Last Friday I was lucky enough to go for a spin in a mid-century automotive oddity, a 1952 Studebaker Champion named Kermit.

The '52 cars are somewhat less collectible than "bullet-nose" body style that preceded them. They represent a transitional period in the Champion's line, and the only year of this particular body. The Champion had a 19 year run between '39 and '58. The short list of unique features on this car include cool wrap-around rear glass.

It has a parking brake that comes through the dash just below the gauges.

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It has fresh air vents in the fenders that are controlled by little levers mounted under the dash.

And what may be the most exciting feature of the car, a pair suicide rear doors

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After getting to know the car a little bit, crawling around inside like an over-caffeinated kid, and familiarizing myself with all the levers, knobs and switches, Mr. S said "Let's go for a ride." I was already smitten with the little green machine and agreed heartily.

Although the morning air was brisk, which generally causes hard starting in older cars, the plucky little Stude cranked right up without hesitation and settled into a pleasantly smooth idle. Interesting note, on these cars the starter button is on the floor board adjacent to the dimmer switch. To start the engine you turn the key on and press the clutch pedal all the way to the floor. This mashes down on the starter button thus turning then engine over.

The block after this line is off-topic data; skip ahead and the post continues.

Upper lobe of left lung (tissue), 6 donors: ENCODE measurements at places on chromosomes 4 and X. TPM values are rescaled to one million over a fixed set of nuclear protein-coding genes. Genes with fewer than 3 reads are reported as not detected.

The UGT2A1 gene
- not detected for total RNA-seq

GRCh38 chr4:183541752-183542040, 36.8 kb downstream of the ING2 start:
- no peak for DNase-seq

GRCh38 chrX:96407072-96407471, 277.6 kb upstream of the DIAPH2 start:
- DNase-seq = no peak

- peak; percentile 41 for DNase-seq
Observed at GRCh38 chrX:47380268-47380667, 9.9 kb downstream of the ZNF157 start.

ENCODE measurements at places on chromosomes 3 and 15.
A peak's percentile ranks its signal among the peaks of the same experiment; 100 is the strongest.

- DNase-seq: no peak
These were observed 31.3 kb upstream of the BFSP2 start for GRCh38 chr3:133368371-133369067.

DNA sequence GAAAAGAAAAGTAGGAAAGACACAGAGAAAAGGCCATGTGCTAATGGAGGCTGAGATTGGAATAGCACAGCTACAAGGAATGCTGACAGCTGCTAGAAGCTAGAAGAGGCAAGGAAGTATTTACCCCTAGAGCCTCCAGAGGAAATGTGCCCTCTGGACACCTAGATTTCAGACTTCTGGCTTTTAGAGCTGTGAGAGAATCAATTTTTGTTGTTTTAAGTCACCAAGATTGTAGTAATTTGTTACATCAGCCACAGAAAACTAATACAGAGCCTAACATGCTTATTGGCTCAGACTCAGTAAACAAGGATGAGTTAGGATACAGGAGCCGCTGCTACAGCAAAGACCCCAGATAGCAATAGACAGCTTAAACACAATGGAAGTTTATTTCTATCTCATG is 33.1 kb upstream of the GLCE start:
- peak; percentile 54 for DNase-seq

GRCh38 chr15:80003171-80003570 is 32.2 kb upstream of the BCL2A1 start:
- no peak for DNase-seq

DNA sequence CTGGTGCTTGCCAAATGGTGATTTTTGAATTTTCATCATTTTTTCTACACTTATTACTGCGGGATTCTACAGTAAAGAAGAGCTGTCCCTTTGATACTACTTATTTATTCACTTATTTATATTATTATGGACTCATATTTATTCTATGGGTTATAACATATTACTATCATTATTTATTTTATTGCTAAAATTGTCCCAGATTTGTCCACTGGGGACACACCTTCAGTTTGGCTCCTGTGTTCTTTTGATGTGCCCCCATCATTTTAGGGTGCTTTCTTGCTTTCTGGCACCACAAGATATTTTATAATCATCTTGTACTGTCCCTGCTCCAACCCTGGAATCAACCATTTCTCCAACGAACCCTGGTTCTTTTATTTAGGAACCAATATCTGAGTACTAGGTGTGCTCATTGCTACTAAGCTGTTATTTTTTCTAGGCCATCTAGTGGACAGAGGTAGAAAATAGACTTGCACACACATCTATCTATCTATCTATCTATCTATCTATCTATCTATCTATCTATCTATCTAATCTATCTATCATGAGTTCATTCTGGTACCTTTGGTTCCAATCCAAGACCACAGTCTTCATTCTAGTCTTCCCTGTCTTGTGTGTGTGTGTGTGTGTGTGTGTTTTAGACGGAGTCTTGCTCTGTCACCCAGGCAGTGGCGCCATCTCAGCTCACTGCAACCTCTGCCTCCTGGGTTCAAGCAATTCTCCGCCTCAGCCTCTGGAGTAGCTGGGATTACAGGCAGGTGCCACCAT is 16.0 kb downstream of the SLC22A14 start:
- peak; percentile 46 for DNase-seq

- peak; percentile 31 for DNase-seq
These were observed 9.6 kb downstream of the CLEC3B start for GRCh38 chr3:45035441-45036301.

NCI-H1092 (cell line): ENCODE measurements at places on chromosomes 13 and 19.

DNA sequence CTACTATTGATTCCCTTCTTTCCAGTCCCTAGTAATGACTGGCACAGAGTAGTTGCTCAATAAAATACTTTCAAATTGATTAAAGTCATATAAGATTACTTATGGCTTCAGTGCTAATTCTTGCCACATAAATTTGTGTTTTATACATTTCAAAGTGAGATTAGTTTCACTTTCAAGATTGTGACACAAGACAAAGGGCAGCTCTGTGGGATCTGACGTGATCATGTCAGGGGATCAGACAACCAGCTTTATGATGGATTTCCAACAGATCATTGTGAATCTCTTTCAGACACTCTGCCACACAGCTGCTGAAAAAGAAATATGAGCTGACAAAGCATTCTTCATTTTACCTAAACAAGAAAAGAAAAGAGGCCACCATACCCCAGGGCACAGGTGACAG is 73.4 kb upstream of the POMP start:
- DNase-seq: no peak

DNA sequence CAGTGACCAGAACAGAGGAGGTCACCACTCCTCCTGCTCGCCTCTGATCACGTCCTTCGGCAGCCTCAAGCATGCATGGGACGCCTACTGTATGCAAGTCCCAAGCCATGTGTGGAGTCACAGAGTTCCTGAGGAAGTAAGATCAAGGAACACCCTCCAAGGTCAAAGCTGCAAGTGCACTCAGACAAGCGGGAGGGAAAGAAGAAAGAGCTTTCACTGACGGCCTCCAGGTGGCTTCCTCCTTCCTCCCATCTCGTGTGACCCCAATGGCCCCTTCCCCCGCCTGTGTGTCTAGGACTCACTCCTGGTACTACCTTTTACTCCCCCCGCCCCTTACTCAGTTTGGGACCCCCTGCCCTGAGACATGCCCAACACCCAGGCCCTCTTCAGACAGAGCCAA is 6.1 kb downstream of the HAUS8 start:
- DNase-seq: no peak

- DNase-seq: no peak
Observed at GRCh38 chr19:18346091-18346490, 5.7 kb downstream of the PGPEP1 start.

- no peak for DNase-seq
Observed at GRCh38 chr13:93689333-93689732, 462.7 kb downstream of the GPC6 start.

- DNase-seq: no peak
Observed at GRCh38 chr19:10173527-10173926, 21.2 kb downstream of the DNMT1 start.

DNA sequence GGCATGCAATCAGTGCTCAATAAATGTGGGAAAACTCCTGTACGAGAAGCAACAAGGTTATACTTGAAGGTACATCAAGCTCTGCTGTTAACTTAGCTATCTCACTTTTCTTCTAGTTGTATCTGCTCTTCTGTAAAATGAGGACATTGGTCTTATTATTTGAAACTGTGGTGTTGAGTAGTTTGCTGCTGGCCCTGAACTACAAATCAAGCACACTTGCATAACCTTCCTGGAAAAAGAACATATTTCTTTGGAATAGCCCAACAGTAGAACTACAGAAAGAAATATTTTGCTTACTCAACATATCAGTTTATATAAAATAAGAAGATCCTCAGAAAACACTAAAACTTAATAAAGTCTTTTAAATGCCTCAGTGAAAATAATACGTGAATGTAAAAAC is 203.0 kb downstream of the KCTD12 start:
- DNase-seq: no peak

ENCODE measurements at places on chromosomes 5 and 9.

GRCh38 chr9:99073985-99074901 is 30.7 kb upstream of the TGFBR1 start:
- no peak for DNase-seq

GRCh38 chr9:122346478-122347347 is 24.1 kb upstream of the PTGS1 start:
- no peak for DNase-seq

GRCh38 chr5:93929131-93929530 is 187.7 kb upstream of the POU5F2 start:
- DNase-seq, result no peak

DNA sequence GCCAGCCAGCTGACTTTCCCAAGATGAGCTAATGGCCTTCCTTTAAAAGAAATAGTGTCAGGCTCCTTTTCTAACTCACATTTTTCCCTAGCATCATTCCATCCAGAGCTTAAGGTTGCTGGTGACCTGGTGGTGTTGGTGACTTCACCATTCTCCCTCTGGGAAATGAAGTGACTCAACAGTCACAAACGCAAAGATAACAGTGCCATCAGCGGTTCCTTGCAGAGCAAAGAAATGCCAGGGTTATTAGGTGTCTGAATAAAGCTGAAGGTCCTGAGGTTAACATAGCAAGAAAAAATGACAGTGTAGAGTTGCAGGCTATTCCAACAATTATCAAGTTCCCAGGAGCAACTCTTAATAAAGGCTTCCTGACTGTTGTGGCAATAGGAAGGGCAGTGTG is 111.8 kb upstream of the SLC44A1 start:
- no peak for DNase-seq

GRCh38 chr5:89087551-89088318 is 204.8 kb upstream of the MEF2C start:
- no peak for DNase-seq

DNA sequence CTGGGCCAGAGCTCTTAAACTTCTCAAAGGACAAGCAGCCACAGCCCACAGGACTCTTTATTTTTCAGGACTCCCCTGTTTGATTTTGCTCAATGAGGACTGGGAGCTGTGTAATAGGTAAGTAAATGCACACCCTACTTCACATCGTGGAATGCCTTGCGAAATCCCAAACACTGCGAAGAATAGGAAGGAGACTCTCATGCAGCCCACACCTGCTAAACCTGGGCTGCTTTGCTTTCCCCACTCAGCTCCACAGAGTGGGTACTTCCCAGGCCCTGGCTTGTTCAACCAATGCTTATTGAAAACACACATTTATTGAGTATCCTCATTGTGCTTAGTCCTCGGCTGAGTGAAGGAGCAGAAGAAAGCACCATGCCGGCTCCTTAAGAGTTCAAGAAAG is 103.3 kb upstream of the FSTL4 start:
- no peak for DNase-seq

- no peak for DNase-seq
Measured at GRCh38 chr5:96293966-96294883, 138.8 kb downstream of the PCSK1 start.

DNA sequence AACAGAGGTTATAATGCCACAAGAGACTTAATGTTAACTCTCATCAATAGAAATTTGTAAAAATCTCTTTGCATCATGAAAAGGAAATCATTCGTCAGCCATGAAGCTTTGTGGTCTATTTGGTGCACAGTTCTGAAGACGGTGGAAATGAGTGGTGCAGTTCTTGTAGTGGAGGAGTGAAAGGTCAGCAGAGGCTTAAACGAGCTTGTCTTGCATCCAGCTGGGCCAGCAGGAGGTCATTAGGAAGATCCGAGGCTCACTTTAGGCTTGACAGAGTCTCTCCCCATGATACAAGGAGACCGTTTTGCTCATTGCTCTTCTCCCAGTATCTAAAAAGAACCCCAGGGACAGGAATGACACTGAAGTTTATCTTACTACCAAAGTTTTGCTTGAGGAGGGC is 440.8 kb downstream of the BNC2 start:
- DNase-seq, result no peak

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The flathead in-line six cylinder was good for 85 hp back in '52, and felt like it could still deliver on that claim today. This is pitiable by today's standards but it does move this light weight car along without trouble.

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I eagerly piled in through the passenger side door onto the dashing yellow plaid interior. For a small car it feels pretty spacious inside. I was able to stretch my legs and enjoy the little cruise around the block. "Block" in this sense is figurative, Mr. S lives in a pretty rural area. So we tooled down the vacant dirt roads leaving a little cloud of dust in our wake.